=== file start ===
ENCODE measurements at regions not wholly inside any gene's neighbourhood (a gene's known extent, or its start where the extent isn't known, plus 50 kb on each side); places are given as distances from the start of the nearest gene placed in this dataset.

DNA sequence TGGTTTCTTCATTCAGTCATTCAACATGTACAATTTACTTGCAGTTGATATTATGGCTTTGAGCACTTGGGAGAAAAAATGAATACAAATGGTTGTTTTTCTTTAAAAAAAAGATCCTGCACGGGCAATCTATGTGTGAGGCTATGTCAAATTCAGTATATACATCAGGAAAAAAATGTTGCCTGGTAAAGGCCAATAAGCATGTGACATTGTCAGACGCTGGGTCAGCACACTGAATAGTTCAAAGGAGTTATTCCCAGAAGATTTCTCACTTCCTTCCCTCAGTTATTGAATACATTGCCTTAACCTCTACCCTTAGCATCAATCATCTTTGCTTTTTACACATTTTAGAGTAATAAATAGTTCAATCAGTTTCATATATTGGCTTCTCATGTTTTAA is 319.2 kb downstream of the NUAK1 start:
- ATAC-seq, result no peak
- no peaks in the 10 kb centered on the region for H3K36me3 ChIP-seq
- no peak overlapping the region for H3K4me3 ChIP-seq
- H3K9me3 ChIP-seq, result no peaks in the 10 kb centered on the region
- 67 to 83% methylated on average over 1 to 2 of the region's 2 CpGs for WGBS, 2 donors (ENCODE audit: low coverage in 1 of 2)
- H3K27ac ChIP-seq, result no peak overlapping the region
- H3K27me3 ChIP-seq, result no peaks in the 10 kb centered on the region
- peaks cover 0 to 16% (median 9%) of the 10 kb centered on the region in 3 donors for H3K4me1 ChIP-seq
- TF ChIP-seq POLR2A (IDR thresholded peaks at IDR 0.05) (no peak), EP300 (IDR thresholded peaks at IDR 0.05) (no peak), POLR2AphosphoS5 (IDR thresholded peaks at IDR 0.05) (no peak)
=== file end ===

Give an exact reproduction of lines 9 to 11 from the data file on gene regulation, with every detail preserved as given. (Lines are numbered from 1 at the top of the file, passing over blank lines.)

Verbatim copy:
- H3K27me3 ChIP-seq, result no peaks in the 10 kb centered on the region
- peaks cover 0 to 16% (median 9%) of the 10 kb centered on the region in 3 donors for H3K4me1 ChIP-seq
- TF ChIP-seq POLR2A (IDR thresholded peaks at IDR 0.05) (no peak), EP300 (IDR thresholded peaks at IDR 0.05) (no peak), POLR2AphosphoS5 (IDR thresholded peaks at IDR 0.05) (no peak)